Cole, Yankees save season, beat Guardians to force ALDS Game 5

David Richard-USA TODAY Sports
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CLEVELAND – Gerrit Cole brought the Yankees back from the brink. They’re Bronx-bound, still chasing a championship.

Cole gave New York what it needed, seven solid innings and Harrison Bader hit a two-run homer as the Yankees forced a decisive fifth game in the AL Division Series with a 4-2 win over the Cleveland Guardians in Game 4 on Sunday night.

There was no margin for error, no second chances. Cole, who failed in a similar spot last October, had the weight of New York’s season, the one Aaron Judge‘s home-run swing made historic, on his shoulders.

He handled it. Like an ace should.

“Preparing for this game, there’s an opportunity to clinch or an opportunity to go home, I didn’t approach the game any different,” Cole said. “I just went out there and did my job.”

New York’s $324 million man, Cole allowed two runs and struck out eight in beating the Guardians for the second time in six days. He didn’t dominate, but Cole kept Cleveland’s hitters off base and off balance.

Bader homered for the third time in the best-of-five series, connecting in the second inning off Cal Quantrill, who came in unbeaten in 44 games at Progressive Field.

After blowing Game 3 on Saturday, when the Yankees’ bullpen had its greatest meltdown in the team’s storied postseason history, New York recovered and is headed home for a winner-moves-on game.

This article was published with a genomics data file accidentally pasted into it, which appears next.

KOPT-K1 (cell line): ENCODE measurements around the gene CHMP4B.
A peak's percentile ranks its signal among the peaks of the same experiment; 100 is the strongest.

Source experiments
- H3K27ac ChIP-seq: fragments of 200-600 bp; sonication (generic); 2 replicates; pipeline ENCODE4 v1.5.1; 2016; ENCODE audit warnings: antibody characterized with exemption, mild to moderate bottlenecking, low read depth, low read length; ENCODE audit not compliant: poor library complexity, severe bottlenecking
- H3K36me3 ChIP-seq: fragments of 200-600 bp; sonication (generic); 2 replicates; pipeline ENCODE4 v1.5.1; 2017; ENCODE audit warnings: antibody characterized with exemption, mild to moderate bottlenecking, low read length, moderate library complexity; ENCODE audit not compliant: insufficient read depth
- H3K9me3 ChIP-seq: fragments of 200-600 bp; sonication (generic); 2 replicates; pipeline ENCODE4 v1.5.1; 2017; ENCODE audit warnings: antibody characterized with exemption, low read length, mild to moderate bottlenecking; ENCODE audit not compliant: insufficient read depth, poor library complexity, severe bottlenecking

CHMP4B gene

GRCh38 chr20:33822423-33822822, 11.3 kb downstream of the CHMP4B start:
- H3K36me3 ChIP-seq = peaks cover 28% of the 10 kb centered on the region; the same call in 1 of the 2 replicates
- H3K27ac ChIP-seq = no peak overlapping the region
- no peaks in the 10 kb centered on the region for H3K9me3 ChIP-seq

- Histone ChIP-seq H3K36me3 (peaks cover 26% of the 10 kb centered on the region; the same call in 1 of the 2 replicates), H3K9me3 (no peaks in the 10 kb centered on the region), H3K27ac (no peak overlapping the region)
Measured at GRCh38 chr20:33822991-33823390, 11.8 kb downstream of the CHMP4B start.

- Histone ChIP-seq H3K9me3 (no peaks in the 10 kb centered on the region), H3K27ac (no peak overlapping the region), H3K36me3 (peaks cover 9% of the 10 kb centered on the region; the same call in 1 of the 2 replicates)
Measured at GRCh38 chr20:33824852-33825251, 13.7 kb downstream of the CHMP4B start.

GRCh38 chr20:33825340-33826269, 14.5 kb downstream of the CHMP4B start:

New York will start Game 2 loser Jameson Taillon against Aaron Civale on Monday night at Yankee Stadium. The winner advances to meet Houston in the AL Championship Series.

Josh Naylor homered for the Guardians, who are trying to end Major League Baseball’s current longest World Series drought in their first year after a franchise name change. Cleveland hasn’t won it all since 1948.

With a history of postseason heartbreak, Cleveland teams are 1-7 in winner-take-all games.

“You know if you would have told me back in March, we just signed up to play Game 5 in New York to go to the ALCS, I would have jogged to New York,” Guardians manager Terry Francona said. “I’m excited.”

Cole was pulled after 110 pitches and Yankees manager Aaron Boone brought in closer Clay Holmes for the eighth. Holmes didn’t pitch in Game 3 after Boone decided to shut him down but didn’t tell the right-hander.

Holmes struck out Amed Rosario and All-Star Jose Ramirez in the eighth before Wandy Peralta finished for the save. Working his third straight day, Peralta retired three batters on just seven pitches.

“Our guys had that look in their eyes tonight, and it starts with Gerrit,” first baseman Anthony Rizzo said. “It’s a complete win for us and that’s who we are and that’s the wins we need to have.”

The Guardians weren’t supposed to be here. But they won the AL Central, swept Tampa Bay in the wild-card round and had the Yankees on the cusp of elimination. All Cleveland’s kids have to do now is beat the Yankees in baseball’s most hostile environment.